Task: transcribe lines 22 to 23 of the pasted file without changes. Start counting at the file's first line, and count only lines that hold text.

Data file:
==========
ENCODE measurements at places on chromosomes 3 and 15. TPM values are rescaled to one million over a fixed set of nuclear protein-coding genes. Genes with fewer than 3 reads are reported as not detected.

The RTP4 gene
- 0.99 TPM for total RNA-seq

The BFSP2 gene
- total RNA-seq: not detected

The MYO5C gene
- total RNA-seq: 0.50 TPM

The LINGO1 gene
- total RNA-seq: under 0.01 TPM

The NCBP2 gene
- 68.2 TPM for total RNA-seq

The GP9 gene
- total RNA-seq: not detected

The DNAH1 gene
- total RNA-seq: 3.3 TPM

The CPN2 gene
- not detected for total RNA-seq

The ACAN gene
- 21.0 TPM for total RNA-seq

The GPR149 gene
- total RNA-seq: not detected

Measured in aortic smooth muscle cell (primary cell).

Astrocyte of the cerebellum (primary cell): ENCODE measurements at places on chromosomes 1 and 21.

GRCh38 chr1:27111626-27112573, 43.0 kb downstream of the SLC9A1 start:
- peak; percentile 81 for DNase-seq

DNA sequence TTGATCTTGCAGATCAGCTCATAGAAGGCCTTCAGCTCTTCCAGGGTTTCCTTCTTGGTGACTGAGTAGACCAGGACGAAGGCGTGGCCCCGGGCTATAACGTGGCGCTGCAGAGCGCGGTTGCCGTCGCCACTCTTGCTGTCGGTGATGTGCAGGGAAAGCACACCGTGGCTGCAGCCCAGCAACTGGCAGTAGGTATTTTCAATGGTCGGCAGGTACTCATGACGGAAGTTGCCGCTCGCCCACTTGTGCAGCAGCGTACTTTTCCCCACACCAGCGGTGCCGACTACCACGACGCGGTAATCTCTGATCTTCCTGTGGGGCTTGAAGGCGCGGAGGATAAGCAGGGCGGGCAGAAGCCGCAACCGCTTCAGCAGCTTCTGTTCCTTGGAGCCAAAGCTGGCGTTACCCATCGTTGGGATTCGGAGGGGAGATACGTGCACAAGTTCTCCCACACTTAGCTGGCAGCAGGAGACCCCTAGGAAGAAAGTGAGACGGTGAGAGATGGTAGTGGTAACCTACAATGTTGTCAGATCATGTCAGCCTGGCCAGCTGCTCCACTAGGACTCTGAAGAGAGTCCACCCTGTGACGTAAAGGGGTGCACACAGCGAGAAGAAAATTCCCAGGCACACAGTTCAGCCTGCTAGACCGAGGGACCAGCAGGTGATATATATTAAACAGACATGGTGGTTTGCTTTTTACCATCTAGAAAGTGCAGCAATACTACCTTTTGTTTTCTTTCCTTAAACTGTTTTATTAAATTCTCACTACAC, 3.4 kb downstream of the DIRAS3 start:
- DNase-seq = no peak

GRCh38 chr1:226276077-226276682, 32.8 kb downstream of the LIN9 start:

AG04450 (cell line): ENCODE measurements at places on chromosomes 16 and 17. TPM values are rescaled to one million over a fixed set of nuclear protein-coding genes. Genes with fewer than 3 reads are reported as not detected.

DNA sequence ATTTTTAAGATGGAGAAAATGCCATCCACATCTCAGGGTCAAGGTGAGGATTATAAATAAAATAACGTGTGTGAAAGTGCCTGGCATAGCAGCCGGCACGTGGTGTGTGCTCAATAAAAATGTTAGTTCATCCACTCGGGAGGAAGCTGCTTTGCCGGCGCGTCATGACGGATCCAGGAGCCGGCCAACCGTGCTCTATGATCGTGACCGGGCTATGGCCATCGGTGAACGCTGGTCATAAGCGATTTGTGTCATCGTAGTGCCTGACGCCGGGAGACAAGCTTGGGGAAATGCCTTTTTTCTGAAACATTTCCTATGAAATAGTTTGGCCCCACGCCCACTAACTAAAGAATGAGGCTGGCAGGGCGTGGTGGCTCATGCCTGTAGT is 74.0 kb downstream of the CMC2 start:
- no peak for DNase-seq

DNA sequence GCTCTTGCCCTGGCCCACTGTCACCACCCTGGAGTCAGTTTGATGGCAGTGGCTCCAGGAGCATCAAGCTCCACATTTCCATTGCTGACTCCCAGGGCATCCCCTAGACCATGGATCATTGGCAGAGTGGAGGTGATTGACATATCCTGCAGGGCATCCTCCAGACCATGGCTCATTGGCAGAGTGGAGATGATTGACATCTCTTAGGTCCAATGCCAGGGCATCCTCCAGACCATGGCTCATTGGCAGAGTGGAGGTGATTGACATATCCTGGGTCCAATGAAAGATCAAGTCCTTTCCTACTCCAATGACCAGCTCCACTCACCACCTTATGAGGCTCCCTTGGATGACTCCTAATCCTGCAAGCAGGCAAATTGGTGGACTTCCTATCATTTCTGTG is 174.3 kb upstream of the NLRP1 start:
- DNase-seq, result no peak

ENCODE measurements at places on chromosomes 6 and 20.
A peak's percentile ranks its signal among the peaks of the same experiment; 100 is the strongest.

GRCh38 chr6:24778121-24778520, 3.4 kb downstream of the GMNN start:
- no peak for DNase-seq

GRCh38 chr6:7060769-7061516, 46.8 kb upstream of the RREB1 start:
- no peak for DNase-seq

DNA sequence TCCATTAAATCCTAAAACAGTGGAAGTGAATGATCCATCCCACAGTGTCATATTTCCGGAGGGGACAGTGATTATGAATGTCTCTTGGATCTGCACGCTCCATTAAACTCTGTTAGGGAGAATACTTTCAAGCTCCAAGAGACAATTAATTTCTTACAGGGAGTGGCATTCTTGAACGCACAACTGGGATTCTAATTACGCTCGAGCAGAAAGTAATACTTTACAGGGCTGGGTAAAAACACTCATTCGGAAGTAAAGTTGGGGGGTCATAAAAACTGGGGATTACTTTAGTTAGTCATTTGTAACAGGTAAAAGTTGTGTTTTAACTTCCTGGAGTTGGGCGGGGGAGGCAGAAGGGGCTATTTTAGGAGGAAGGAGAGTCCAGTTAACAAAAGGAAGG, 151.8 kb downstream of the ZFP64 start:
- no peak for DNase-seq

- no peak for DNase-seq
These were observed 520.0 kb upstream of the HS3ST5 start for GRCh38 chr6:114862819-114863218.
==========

Measured in aortic smooth muscle cell (primary cell).

Astrocyte of the cerebellum (primary cell): ENCODE measurements at places on chromosomes 1 and 21.